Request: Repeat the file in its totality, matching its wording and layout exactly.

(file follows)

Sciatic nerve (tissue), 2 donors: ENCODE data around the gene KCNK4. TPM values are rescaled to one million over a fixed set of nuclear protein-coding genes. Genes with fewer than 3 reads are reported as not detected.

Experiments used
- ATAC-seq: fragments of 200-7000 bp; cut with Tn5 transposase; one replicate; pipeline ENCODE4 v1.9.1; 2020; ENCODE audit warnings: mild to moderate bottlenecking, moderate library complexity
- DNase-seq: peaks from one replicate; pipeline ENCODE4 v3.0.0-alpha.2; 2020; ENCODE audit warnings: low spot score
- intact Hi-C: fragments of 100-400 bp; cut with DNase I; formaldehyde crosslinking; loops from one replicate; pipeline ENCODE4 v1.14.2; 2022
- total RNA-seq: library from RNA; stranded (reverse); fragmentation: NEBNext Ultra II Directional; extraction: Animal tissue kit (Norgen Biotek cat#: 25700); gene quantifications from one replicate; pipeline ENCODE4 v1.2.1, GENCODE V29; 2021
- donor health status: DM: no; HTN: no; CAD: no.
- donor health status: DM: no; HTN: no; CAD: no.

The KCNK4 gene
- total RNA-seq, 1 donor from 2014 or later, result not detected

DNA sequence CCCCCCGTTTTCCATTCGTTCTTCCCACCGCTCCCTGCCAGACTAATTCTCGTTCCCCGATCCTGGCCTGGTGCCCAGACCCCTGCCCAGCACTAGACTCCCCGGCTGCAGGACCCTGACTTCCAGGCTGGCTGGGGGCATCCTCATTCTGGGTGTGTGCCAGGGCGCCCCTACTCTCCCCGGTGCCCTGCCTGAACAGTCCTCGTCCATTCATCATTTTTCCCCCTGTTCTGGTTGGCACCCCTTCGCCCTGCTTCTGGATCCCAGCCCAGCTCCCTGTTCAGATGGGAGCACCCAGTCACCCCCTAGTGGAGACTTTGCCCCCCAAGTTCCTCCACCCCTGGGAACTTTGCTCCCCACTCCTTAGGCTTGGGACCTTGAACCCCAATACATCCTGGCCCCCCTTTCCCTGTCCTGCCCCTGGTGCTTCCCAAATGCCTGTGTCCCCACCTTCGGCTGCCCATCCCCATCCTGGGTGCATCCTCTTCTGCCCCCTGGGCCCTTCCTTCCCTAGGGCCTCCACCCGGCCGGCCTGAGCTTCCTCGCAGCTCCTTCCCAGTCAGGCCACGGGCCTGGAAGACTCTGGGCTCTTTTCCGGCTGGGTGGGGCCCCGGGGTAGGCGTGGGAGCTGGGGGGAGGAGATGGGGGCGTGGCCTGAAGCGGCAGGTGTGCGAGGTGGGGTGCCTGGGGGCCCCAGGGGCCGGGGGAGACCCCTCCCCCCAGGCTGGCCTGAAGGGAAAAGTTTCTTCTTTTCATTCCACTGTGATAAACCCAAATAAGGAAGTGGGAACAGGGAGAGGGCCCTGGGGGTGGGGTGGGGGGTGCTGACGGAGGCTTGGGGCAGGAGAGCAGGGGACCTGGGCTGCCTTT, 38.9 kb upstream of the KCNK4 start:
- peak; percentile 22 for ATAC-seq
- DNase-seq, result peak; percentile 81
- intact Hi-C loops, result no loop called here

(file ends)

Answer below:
Sciatic nerve (tissue), 2 donors: ENCODE data around the gene KCNK4. TPM values are rescaled to one million over a fixed set of nuclear protein-coding genes. Genes with fewer than 3 reads are reported as not detected.

Experiments used
- ATAC-seq: fragments of 200-7000 bp; cut with Tn5 transposase; one replicate; pipeline ENCODE4 v1.9.1; 2020; ENCODE audit warnings: mild to moderate bottlenecking, moderate library complexity
- DNase-seq: peaks from one replicate; pipeline ENCODE4 v3.0.0-alpha.2; 2020; ENCODE audit warnings: low spot score
- intact Hi-C: fragments of 100-400 bp; cut with DNase I; formaldehyde crosslinking; loops from one replicate; pipeline ENCODE4 v1.14.2; 2022
- total RNA-seq: library from RNA; stranded (reverse); fragmentation: NEBNext Ultra II Directional; extraction: Animal tissue kit (Norgen Biotek cat#: 25700); gene quantifications from one replicate; pipeline ENCODE4 v1.2.1, GENCODE V29; 2021
- donor health status: DM: no; HTN: no; CAD: no.
- donor health status: DM: no; HTN: no; CAD: no.

The KCNK4 gene
- total RNA-seq, 1 donor from 2014 or later, result not detected

DNA sequence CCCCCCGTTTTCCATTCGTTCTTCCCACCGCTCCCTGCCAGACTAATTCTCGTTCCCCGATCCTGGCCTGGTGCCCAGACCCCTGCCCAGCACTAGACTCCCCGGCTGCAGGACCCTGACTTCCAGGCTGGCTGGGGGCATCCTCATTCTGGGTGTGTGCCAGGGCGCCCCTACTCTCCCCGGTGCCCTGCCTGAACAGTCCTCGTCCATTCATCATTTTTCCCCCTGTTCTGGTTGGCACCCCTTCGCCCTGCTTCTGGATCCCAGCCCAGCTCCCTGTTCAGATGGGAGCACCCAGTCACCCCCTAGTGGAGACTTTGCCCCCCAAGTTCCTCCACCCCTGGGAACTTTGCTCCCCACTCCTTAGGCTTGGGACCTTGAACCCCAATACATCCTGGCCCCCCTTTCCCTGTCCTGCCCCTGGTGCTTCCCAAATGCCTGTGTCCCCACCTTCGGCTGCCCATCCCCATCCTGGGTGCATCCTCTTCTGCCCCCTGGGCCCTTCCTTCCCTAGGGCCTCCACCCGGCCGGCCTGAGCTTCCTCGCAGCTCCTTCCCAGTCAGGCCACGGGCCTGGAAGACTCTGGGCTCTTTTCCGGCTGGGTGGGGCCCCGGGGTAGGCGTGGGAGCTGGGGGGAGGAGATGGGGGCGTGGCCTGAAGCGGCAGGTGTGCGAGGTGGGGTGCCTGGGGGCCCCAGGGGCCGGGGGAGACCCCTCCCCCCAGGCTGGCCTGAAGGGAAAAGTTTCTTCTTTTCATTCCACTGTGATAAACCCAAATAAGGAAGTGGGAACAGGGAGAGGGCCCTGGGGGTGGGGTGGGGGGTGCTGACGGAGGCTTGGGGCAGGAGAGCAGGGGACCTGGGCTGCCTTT, 38.9 kb upstream of the KCNK4 start:
- peak; percentile 22 for ATAC-seq
- DNase-seq, result peak; percentile 81
- intact Hi-C loops, result no loop called here